The EU has always had a pretty good relationship with nature, even if animals are becoming extinct in some places. It acts differently in certain situations and tries to preserve a “green Europe” for the benefit of us all.

Introducing nanotechnology in food in Europe, the European Union set up its first nanotechnology laboratories in the year 2000. With them, it created (and continues to create) nanofood that can also harm us. Nanofood is food that has only been packaged using nanoparticles or that has been completely processed. One of the more dangerous particles is nanosilver, which is used to make products last longer but is very harmful to us.

Of course, all the food produced by a company must also be labeled. There are rules on labeling, and the rules say that the mandatory information on the product is: the name of the product, a list of ingredients and quantities, allergens, the date of labeling, and others. However, in the year 2014, an investigation found that many food manufacturers were inadequately or incorrectly labeling allergens in food. So, instead of specifying the gluten-containing rye, they simply wrote that the dish consisted of ”gluten-containing rye”.

In 2008, the European Parliament adopted a resolution on wilderness in Europe, which talks about the importance of the areas in Europe where wilderness still exists, and also about introducing more species to these areas. It also called for definitions of wilderness and wilderness areas to be created, for wilderness areas to be identified, and for the values of wilderness to be promoted.

Unfortunately, in the last few years, we have seen how many animals have already become extinct or are becoming extinct. Humans are at fault for this, as well as our activities, e.g. pollution, land use change, and climate change. The disappearance of so many animals is changing the biodiversity of living things. Since 1931, we have celebrated World Animal Day on 4 October. In 2021, around 40 000 species of animals were listed as endangered. Of these, more than half are mammals, and lynx have disappeared from Slovenia, but efforts have been underway for years to establish a new population.

In addition to animals, many plant species are also threatened. These are quickly becoming endangered, as they are most threatened by the construction of new buildings, roads, deforestation, and invasive plants. In Slovenia, the planika became the first protected plant on Slovenian soil in 1896, followed by others.

Since 2018, we have been celebrating World Bee Day, initiated by Slovenia. In the same year, Parliament adopted measures to protect bees due to their declining numbers. Europe produces 250 000 tons of honey a year and is the second largest honey producer in the world.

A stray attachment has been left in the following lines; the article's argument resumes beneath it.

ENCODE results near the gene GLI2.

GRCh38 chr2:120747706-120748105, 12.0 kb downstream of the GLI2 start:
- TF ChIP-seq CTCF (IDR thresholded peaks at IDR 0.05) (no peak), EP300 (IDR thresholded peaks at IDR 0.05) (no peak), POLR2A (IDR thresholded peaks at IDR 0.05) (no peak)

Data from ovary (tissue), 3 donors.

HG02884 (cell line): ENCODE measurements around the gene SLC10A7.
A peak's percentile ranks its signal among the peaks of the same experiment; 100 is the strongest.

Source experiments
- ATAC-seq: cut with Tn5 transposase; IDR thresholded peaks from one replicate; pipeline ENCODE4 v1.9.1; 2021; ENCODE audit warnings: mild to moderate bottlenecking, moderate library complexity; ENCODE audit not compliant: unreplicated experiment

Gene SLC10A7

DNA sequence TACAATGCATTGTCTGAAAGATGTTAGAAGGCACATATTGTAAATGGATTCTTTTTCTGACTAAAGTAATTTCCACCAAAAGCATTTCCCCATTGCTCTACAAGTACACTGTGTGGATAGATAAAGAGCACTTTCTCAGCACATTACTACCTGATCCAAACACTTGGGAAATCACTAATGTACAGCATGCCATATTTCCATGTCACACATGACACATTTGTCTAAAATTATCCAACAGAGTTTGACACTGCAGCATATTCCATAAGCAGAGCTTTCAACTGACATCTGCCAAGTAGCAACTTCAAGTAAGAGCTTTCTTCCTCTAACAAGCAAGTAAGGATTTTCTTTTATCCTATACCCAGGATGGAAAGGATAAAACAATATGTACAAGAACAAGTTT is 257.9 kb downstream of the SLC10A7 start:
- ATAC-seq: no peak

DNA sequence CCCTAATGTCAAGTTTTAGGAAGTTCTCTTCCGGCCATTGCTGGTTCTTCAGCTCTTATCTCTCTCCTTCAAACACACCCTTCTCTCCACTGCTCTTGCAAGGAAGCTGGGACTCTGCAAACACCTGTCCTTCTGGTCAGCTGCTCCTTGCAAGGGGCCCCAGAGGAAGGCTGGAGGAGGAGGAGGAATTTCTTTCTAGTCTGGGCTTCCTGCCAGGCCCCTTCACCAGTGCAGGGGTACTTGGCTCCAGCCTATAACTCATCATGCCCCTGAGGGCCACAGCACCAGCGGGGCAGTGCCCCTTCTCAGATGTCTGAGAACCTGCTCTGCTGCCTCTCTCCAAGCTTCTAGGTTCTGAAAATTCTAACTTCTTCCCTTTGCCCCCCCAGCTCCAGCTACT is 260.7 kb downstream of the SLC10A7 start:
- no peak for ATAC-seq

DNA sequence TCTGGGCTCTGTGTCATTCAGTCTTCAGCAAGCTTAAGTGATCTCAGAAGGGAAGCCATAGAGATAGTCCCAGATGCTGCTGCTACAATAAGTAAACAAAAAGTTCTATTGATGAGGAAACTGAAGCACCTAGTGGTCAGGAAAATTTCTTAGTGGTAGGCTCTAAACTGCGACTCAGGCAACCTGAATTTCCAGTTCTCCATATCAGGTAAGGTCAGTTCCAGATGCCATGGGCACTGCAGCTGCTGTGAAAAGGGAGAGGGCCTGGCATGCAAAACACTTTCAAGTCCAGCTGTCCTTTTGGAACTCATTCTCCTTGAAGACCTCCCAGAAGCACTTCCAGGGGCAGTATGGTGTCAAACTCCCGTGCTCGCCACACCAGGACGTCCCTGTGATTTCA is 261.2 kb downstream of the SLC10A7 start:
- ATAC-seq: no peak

Since 2015, cloning has been strictly banned in Europe and the use of animals for research purposes is restricted. The first known case of cloning in Europe was Dolly the Sheep in 1996 at the Roslin Institute in Scotland. In 2007, hens were also created there, laying eggs with proteins needed to fight cancer.

The European Union has a big goal. It wants to achieve climate neutrality by 2050 and Member States are called upon to reduce greenhouse gas emissions by at least 55% by 2030. In 1992, the European Ecolabel was created. It is a label of environmental excellence and promotes a circular economy. There are 110 certificates awarded in Slovenia, 17,139 in Spain, and only one in Luxembourg.

Negotiations on the problem of transit traffic and the pollution it causes have been ongoing at the European Union level for a very long time. This led to the adoption in 1993 of a directive providing for the voluntary levying of tolls on all goods vehicles. In the Alps, however, there is already a policy of diverting traffic to rail, because they want to establish climate neutrality.

The disappearance of so many species and habitats is a really big problem. The whole world is facing a climate crisis and it is only going to get worse because some people are not acting in their favor. The European Union is trying, through agreements and rules, to fix this climate crisis and everything it is doing aims to achieve climate neutrality by 2050. However, this will not be possible if we do not make the effort to look after our world, because we only have one world, and it is very slowly collapsing. If we all do our bit and at least take care of our own environment, that’s the only way we can make a difference.

Written by: Vanesa Ošlak